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Fever, 1793

Fever, 1793

by Laurie Halse Anderson

Women and Femininity Theme

What are the avenues offered to women in Philadelphia in 1793? Before the fever, Matilda's family assumes that she will find a nice young man like Edward Ogilvie and marry him. This, after all, is what decent young girls are expected to do. Matilda, though, has other plans – plans that don't include being a housewife. An independent girl, Matilda wishes to run the family business – just like her mother has been – and take over and expand the coffeehouse into something quite grand.

Questions About Women and Femininity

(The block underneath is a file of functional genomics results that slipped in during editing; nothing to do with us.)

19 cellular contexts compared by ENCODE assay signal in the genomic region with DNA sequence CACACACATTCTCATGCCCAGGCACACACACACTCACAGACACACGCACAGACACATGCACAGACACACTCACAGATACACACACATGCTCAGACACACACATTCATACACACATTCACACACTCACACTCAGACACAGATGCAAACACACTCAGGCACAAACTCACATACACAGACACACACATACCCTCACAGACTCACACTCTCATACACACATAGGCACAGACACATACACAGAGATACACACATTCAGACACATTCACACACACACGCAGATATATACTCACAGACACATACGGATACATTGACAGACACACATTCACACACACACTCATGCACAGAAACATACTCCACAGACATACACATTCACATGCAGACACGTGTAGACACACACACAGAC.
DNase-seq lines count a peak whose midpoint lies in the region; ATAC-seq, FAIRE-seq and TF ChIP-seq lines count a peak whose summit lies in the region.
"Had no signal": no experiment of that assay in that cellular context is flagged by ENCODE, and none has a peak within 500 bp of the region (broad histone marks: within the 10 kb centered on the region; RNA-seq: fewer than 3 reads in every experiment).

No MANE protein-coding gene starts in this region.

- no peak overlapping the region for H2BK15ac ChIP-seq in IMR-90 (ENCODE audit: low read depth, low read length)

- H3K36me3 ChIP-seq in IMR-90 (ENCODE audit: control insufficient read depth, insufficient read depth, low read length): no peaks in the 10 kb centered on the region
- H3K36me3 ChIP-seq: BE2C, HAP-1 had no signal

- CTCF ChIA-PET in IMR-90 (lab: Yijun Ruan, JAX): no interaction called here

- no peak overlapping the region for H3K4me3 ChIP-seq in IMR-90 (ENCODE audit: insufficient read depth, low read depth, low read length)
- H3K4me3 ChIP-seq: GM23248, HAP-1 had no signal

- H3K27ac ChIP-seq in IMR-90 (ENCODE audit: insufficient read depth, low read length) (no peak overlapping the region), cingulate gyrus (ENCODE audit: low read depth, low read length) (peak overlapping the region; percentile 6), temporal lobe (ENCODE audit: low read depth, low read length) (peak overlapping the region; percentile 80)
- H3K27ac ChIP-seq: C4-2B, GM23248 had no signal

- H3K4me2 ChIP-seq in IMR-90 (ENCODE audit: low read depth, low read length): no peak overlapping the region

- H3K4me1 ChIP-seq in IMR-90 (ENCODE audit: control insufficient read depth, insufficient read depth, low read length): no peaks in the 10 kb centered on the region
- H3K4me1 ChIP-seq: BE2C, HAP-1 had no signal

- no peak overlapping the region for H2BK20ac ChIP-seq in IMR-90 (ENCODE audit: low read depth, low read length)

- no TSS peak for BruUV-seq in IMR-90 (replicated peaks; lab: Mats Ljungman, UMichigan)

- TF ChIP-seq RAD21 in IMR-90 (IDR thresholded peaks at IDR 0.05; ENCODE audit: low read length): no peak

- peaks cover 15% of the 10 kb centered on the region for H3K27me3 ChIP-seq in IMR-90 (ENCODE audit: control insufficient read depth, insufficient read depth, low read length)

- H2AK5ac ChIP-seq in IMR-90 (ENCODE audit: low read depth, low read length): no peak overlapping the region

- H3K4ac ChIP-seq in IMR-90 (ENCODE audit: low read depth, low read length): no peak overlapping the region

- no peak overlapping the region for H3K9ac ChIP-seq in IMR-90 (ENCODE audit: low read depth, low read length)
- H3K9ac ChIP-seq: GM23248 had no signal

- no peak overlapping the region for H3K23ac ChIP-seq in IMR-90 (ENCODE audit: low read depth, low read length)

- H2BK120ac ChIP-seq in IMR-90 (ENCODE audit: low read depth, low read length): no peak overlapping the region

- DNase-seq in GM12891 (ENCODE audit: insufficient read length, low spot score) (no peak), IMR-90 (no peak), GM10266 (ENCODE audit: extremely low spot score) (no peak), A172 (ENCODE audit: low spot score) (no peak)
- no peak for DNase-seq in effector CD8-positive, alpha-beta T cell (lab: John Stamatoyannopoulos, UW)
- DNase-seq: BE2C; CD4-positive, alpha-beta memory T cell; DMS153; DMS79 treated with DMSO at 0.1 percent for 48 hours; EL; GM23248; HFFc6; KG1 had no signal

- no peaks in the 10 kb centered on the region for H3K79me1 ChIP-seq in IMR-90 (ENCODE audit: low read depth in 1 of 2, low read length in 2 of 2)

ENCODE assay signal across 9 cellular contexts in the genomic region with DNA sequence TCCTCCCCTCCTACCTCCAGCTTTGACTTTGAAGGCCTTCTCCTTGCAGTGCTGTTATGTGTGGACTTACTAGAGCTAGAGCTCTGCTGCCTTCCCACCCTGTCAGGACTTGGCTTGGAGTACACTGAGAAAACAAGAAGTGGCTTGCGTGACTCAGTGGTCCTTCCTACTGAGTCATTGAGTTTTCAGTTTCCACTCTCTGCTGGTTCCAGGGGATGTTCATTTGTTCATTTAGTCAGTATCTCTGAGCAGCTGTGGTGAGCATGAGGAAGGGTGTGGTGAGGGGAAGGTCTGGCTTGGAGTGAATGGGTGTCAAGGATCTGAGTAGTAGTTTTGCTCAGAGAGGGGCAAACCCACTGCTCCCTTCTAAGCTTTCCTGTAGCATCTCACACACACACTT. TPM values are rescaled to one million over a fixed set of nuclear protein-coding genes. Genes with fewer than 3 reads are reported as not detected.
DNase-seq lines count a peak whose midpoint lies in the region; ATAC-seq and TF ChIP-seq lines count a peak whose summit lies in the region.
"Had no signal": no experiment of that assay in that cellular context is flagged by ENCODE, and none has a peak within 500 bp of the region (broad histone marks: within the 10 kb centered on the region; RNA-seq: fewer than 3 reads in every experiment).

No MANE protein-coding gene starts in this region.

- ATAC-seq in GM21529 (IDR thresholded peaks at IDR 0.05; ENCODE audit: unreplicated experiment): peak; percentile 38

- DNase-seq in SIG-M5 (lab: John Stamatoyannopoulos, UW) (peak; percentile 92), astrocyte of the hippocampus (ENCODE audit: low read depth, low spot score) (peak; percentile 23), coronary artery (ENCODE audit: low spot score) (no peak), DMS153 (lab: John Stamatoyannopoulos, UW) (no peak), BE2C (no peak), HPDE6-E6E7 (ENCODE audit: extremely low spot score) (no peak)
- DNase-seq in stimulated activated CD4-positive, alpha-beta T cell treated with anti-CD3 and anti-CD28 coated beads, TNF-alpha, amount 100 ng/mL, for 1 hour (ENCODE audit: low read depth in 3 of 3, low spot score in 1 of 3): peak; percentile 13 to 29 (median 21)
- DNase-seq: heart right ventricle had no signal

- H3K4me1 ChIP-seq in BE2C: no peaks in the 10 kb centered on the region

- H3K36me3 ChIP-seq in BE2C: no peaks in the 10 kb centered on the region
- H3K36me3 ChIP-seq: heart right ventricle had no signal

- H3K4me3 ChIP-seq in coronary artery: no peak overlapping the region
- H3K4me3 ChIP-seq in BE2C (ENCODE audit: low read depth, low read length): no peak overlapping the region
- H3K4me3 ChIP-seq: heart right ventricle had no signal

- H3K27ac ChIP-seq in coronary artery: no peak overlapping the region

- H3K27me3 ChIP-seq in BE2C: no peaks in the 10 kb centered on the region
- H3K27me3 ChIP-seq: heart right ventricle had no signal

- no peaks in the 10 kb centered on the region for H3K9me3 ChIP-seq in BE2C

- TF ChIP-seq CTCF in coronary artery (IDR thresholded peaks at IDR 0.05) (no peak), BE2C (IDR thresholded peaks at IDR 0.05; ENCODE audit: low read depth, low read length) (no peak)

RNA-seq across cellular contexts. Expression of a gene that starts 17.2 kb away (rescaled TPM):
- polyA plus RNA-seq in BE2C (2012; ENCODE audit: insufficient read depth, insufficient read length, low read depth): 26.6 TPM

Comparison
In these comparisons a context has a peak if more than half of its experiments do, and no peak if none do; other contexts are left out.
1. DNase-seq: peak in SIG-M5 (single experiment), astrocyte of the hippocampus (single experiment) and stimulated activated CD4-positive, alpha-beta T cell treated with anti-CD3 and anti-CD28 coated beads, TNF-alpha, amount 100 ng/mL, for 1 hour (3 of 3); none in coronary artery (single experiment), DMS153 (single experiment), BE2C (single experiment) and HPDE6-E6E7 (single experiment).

1. What are Matilda's options for a career? How about Eliza's? Nell's?
  2. What is Matilda's opinion of marriage? Why?
  3. In what way is Matilda a different kind of girl than the Ogilvie daughters?
  4. Why does Matilda refer to her mother as a "captain"?
  5. How does Matilda's relationship with her grandfather shape the woman she becomes?

Chew on This

Try on an opinion or two, start a debate, or play the devil’s advocate.

Fever, 1793 suggests that you can challenge expectations for your gender, and – with the help of other likeminded people – succeed.

While opportunities for women in the eighteenth century were limited, Matilda manages to carve out a path for herself and for others, like Eliza.

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